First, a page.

Mom’s Clean Air Force is trying to make sure that all of us are heard in this ongoing debate.  One voice is great, but putting that voice together with lots of other voices – make a huge difference.  Because our elected representatives pay attention to LOUD noises! So lets join together – lets make our voices heard!


[1] Landrigan PJ, Schechter CB, Lipton JM, Fahs MC, Schwartz J 2002. Environmental Pollutants and Disease in American Children: Estimates of Morbidity, Mortality, and Costs for Lead Poisoning, Asthma, Cancer, and Developmental Disabilities. Environ Health Perspect 110:721-728. doi:10.1289/ehp.02110721

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I’m cross posting from my friends at Moms Clean Air Force.  Last week we asked you, the readers of all the blogs of the Moms Clean Ai rForce to contact the EPA and let them know we support their fight against polluters; we support the new Mercury and Toxics Standards.  And a whole BUNCH of y’all did it!  You think that was it??? no no no…no resting on our laurels here.   We need to keep up the pressure.  Call your Senator, Call your Representative, Call the EPA.  Join Moms Clean Air Force – we combine our voices and get louder and LOUDER and LOUDER!

EPA Ruling Gets Huge Response. Thank You! Now What!?   Posted on August 9, 2011 by Dominique Browning

In the last few months, Americans submitted more than 800,000 comments in support of a new Environmental Protection Agency ruling, the Mercury and Air Toxics Standards–the first-ever national policy to curb dangerous mercury emissions from coal-fired power plants.

This is an unprecedented outpouring of support for cleaner air.

I want to thank everyone who joined MOMS CLEAN AIR FORCE, you helped send a strong message to Washington.

Clearly, Americans want cleaner air. Parents are especially passionate about fighting air pollution–it hurts fetuses, babies and toddlers the most . Every pregnant–or about to be pregnant,  you know should read about mercury poisoning. Get angry–and get active. How dare polluters poison our babies?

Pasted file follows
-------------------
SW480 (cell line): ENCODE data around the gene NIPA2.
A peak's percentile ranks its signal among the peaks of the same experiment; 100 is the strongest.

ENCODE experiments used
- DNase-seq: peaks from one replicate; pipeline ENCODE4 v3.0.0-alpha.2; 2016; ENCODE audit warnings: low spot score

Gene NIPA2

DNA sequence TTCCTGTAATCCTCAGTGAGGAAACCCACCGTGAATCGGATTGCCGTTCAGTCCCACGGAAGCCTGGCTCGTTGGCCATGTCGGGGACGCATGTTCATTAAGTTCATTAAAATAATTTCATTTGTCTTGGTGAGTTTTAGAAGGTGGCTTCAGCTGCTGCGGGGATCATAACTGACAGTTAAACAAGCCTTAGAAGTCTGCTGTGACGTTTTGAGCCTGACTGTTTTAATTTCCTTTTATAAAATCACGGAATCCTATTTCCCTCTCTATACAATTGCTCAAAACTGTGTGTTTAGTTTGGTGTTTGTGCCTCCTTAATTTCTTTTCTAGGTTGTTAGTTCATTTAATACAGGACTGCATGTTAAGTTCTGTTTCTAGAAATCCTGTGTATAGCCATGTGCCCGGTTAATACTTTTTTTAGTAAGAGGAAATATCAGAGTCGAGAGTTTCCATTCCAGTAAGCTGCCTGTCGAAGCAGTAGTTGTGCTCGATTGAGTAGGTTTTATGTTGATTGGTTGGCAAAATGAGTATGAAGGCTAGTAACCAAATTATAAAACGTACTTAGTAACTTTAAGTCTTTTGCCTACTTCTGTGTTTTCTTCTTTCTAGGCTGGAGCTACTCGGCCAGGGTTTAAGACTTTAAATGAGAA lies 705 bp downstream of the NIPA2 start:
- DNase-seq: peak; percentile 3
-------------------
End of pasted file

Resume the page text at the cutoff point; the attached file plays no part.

Many responsible coal plant executives have already installed filters on their plants–it hasn’t hurt their profits or cost them jobs.

But many polluters, and their lobbyists and political allies, are fighting these improvements. They are calling for repealing the Clean Air Act and gutting the EPA’s budget so that it cannot enforce any regulations.

Now what? Our work at MOMS CLEAN AIR FORCE is far from done. With the comment period closed, EPA considers the feedback, and responds to issues raised, often in the final version of the rule. The agency is required by the Courts to release the final rule by November 16, 2011. No one has to vote on the rule. Once it is published in the Federal Register, the clock starts ticking–emitters have three years from the date of publication to reduce their pollution.

Polluters will now be working overtime to figure out ways around the new ruling. They will lobby Congress to intervene to delay or alter it. Congress can pass laws that unravel air protection–laws that defund EPA, strike its right to set standards for these–or any other–pollutants, or EPA from spending money to implement rules; they could pass laws to weaken the emission standards, or extend polluters’ deadlines.

Ask everyone you know to JOIN MOMS CLEAN AIR FORCE . Forward this post along via email. Naptime Activism! We make it easy to keep up the pressure on political representatives to support clean air–and we’ll continue to explain why, exactly, it is so important to clean up the air.